This past weekend was the Abilities Expo at the Convention Center in downtown Los Angeles. This was my first year going, though to be fair, I’m not really sure if there were any before. I’m assuming there were by the way people were talking. But either way, it was my first time going. I’m glad I did.
The hubs, the little mister and I went. This was the first time taking the baby on any sort of road trip and excursion. He did well, which was a huge plus! Parking at the convention center was a nightmare. There was a designated lot for the Abilities Expo. However, there weren’t any additional handicapped parking spaces. Doesn’t it seem like common sense to increase the number of wheelchair spaces when there is a convention aimed at people in wheelchairs? We were lucky enough to find a space on the opposite end of the elevator that was next to another empty space. So, at least I was able to get out of the car OK.
The other downside was that the configuration needed a little work. Checking in, there were long tables and two rows on the pre-registered side and three rows on the on-site registration side. The tables were next to each other. The entrances were on the opposite ends of the tables. So, if you were on any of the inside rows, you had to backtrack and cut through the lines of people. This was super hectic for us, with me being in a wheelchair and the hubs pushing the stroller. And, given that a majority of the people were in wheelchairs or with wheelchairs, it was hectic. The aisles inside the convention were fairly narrow too. For a normal convention, I’m sure they were fine. But, again, factor in the amount of wheelchairs, and it was jammed. There were tons of traffic jams on the inside.
Ok, those were the negatives. Now for the positives. It was amazing to see so many people in wheelchairs in one place. All ages and walks of life. All different levels of functionality. It was pretty cool. I overheard people who were friends on Facebook meeting in real life. That was pretty cool, and a testament to the benefit that the community groups on Facebook provides.
I had gone looking to talk to a representative of Tilite, the wheelchair company that I currently use, as I want to order a new wheelchair. But, then I met a representative from Colours, another wheelchair maker. I’d heard of them, but didn’t know much about their chairs. Within seconds of my going up there, the man identified the 3 main things that I hate about my wheelchair and told me how they would fix it on a new wheelchair. An added benefit is that they are manufactured about 45 minutes from my house, so I can go there to get measured and have it repaired if it gets fixed. So, that was a huge benefit of going to the Abilities Expo! Opened my horizons, for sure!
I picked up a FreeWheel, which I’d been thinking about for quite a while. I’d already bought the Dragonfly wheelchair attachment, which turns my wheelchair into a handcycle. That was a pretty great investment! If a person is looking for a great way to exercise, I recommend this! I’d been looking to add the FreeWheel to my collection which will be amazing for my trips to Wyoming. It’s going to open up more outdoor areas: grass, dirt roads, etc. And I’m looking to use it in my own backyard so I can finally start a garden! I was stoked that they were selling these at the Abilities Expo and can’t wait to try it out!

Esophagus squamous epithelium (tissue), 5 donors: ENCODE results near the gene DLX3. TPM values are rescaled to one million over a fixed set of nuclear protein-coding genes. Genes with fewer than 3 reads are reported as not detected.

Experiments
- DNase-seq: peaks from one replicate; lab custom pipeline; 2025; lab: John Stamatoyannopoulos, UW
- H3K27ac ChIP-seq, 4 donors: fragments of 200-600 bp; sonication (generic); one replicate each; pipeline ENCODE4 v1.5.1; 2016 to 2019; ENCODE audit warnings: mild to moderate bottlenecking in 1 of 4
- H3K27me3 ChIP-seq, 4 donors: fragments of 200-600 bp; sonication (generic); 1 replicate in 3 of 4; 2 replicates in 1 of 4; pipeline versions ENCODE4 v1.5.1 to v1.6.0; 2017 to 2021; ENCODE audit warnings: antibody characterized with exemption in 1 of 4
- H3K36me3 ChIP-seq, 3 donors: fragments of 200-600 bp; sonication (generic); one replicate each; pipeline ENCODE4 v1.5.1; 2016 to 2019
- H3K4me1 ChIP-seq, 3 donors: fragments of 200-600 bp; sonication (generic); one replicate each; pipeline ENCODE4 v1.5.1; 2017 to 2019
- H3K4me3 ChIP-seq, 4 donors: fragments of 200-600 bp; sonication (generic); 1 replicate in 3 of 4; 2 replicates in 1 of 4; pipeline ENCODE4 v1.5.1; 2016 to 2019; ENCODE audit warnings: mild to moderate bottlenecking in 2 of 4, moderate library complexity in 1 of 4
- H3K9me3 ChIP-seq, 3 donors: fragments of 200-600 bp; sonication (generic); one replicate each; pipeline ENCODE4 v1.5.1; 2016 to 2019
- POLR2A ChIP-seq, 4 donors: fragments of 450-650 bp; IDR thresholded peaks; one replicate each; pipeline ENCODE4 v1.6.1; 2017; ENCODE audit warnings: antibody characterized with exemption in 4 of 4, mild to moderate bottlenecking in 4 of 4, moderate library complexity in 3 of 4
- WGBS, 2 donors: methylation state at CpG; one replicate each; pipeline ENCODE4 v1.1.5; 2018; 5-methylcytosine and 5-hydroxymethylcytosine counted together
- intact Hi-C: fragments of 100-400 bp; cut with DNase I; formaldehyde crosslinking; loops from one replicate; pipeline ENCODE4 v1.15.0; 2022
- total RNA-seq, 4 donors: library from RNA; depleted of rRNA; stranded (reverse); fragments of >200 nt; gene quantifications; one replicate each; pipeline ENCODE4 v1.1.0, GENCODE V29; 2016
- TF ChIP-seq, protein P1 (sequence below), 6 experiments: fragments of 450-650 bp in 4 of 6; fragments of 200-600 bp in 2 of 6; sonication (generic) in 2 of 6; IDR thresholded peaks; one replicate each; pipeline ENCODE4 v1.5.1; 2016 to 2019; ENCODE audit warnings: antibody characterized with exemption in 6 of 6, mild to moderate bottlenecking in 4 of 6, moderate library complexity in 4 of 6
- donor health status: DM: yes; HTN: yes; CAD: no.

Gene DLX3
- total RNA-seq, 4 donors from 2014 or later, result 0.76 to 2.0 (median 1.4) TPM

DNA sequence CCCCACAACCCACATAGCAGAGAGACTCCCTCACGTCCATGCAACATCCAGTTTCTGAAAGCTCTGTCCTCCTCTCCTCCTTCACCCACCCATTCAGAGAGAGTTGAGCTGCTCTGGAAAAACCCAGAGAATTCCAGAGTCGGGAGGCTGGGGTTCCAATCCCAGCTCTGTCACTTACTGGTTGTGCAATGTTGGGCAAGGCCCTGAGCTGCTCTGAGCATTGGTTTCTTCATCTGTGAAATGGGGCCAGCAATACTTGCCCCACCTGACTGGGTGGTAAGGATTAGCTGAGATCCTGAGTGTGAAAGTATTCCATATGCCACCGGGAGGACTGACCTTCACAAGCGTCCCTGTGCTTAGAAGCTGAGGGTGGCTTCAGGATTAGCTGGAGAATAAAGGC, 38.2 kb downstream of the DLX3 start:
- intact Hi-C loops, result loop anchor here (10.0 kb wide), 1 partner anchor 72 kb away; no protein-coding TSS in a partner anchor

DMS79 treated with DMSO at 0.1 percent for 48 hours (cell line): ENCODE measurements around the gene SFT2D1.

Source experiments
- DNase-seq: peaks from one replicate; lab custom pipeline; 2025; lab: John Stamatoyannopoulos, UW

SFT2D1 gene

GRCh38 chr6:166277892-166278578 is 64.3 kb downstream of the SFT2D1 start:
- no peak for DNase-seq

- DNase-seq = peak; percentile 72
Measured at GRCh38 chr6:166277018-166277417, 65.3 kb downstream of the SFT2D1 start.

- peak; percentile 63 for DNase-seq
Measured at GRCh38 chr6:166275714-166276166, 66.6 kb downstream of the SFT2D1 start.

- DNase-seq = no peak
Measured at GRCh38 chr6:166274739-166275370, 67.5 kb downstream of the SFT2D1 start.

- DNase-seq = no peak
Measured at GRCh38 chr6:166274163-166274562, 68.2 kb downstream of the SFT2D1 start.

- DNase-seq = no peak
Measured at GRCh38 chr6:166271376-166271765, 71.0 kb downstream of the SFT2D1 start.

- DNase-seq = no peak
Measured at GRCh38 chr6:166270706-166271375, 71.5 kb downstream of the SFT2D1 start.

The coolest part of the Abilities Expo may have been the bikes. There was an exhibitor showcasing their bikes which had been specifically designed for people with disabilities. The pedals were held up in the front, which is huge for a person with drop foot, like myself. (In the video, you can see at the end how my feet are inclined to point down.) The bikes had a handle on the back so an able bodied person can help give you a push if needed, or a stop, I suppose if you’re picking up too much speed. The bikes are custom made in Canada, and built to the individual’s specifications. They told me to jump on, but I was reluctant. After the hubs gave me some encouragement, I decided to give it a try. I am so glad that I did! I actually pedaled two small laps! Being an incomplete paraplegic, I do have some functionality in my legs. My hips have managed to come back pretty strong, which allows for the pedaling. My left quads are fairly strong (not like pre-paralysis strong, but compared to no movement, they’re strong) which allowed my left leg to pedal pretty well. My right quads are kind of there but not as strong. The problem was with bringing the leg back up and around. So, I just use my hand to help my right leg along and was able to go! It was exhilarating!! I always say that not being able to ride my bike anymore is the biggest hardship from being paralyzed. This gave me that joy back. And sweat. It gave me a lot of sweat. I’m not sure that I will pick one up, as it was on the pricey side, and I live in a hilly area. If I lived in the flat lands, I would pay for it without even second guessing! But for now I have the video of my adventure.
I am so glad that I went to the Abilities Expo! I didn’t attend any of the workshops or panels. And I didn’t see the dancing girls or participate in the world’s largest wheelchair painting. But I made the most of the exhibits that I did want to see. I got better access to my backyard by purchasing my FreeWheel. And I can’t wait to make use of it in Wyoming! And I found my new wheelchair, which I hope to get in the works in the next few days. And I got to experience the joy of riding a bike again. I would consider all of that a win!